Continue reading “Dec 2012 — Midlands Trip (Birmingham and Kenilworth Castle)”



See that foot?  See those sandals?  When we in Serbia, I bought those Sandals for around 1,500 dinars ($25ish).  Well, I literally wore them out!  In the summer, they were my shoe of choice.  Before we left, I had them wore out.  I’ve been looking for ones like them ever since.

Well, things are looking up.  Since today, when I found this picture, I’ve finally been able to ask for a quote from my good friends at Saleigh Mountain Leather in Hermann, MO.

Double Standard?

At the museum - Dennis Hopper

Today, one of the local cinemas had a special on for Madagascar 3:  £1 tickets.  £1…can you believe it!  Well, we went because the kids have been good (even though Lydia has been sick, she was feeling better).  That, and we wanted to get out of the house. Anyway, I enjoyed myself and the kids sat through the entire thing!  However, there was a scene (it happened twice) combined with my current reading made me start wondering about something.  Is there a double-standard?  Do some people think they are “special” and should have things others shouldn’t?

First off, I want to say that I don’t think that.  Everyone should be able to work hard and able to get whatever they want.  Want bodyguards?  Make enough to pay for them and they are yours.  Want a vacation home in the mountains?  Make enough to buy it and you can have it.  Want a gun?  Go get one.  Want an SUV?  Go for it.  Want to use a term?  Go for it.  Want a freedom?  defend it when someone else uses it.  Want a sword?  Same thing.

I’ve blogged an example of this before:  Swords or guns?  The jist of that post was to point out how I thought the author had a double standard.  How he thinks about swords is how I think about guns (it is a drop-in replacement).  But, I expect he would think it ludicrous if someone were to talk about banning swords:  after all, he seems to be fairly responsible about it.  But guns? I imagine he would be right there calling for them to be banned.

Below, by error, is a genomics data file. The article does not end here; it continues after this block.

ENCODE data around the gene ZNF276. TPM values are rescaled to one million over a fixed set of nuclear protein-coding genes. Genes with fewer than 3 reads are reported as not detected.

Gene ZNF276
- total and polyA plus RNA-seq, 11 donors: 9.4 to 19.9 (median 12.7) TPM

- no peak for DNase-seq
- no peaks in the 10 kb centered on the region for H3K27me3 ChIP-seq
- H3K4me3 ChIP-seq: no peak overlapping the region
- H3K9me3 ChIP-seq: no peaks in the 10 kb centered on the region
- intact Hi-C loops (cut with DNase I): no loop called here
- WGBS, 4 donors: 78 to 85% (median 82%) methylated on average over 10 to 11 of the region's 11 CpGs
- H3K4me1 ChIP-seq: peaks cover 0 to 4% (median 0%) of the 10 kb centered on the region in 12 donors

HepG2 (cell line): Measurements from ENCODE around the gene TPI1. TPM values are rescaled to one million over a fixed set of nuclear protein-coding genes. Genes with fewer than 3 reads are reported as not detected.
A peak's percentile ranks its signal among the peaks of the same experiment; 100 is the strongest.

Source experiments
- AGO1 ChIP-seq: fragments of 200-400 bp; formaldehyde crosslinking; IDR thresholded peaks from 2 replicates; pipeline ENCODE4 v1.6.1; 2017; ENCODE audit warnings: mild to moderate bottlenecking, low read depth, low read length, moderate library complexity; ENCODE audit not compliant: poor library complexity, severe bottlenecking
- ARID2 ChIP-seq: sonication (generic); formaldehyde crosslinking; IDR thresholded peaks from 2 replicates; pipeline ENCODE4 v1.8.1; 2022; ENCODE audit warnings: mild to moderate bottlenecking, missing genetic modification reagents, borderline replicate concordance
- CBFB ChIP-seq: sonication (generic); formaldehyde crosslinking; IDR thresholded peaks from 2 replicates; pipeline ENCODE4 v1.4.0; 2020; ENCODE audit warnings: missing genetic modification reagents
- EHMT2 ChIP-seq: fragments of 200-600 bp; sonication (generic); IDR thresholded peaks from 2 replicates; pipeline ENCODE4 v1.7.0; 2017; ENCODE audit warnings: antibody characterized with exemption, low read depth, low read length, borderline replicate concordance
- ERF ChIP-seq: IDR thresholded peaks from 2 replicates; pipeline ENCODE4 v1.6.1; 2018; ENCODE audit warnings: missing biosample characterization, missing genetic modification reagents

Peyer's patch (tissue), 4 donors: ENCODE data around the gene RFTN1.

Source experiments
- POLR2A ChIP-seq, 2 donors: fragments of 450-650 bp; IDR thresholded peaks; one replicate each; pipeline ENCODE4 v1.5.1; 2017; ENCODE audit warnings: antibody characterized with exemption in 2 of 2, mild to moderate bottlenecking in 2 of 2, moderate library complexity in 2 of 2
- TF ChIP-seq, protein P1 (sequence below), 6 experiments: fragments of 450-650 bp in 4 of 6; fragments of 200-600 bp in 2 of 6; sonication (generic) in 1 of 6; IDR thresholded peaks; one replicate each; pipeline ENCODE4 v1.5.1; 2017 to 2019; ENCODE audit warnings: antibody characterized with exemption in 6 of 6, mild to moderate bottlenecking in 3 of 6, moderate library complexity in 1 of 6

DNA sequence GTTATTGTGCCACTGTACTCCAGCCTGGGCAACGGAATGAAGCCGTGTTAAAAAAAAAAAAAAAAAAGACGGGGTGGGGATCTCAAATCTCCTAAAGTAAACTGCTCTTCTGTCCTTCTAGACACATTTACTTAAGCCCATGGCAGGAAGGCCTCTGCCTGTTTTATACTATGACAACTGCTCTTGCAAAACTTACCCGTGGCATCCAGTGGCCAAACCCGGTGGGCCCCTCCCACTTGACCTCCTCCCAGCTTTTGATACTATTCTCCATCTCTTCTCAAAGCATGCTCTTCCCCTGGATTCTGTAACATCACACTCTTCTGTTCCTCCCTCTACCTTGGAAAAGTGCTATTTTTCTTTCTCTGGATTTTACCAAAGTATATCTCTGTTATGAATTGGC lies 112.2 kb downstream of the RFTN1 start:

Another example came from the film.  There was a scene–two actually–where they talk about an “Afro Circus” with everyone wearing huge ‘fro wigs (some even with picks stuck in them).  Here’s a link to one of them on YouTube:  Afro Circus.

Yet another example comes from the book Game of Thrones, Fire and Ice. Last night, while reading it, I came across the word niggardly.

Now, in all three of these cases, I don’t really care.  I don’t care that the first guy wants to have swords (and teach his kids about them).  I don’t care that DreamWorks included the Afro Circus reference in their film.  Nor do I care that the author of Game of Thrones used the word niggardly.  Those are their rights and well within them.  But….

Look at the outcry against guns at the moment in the US.  I don’t know for sure; however, I expect the author of the BoingBoing post is all for regulation of them; however, I’m sure he would rant about his swords going away.  Imagine if Ben Stien had used something like that in one of his anti-evolution videos.  Imagine the outcry if Rush Limbaugh or Sean Hannity used the word niggardly to describe a cheap person?

Now, let me transition to something real:  liberals tell me that I have to accept their positions and roll over and accept things like gay marriage or abortion.  They tell me I have to be accommodating to them.  I have to allow their positions to be taught in schools.  If I don’t, I’m a homophobe racist horrible person.  Yet they will not then turn around and accept my position that the earth was created in 6 literal 24 hour days apx 6,000 to 10,000 years ago.  I’m ridiculed for holding that position.  They will not accept me saying I think homosexuality is a sin–just like premarital sex or adultery–yet I am told I must accept their position.  Why do they not allow Tom Sawyer and Huck Fin in some libraries yet not about the Game of Thrones book?

I think this is a case of the pot calling the kettle black.  They want total acceptance from me yet they refuse to grant the same in reverse.  My question is:  does the source matter?  Do you think there is a double-standard?

[Update 2013-01-07 06:25:10] I have another much worse (or better?) example.  Check out this blog post.

[Update 2013-02-02 19:26:06] Here’s yet another example:  The Redbull Rampage.  I just watched a video on Netflix where it showed these guys digging out “lines” for them to ride their bikes down and hacking bushes down.  Do they just “know” better or “care more” than dirt bike riders, etc…?  Stinkin liberals think they are special…..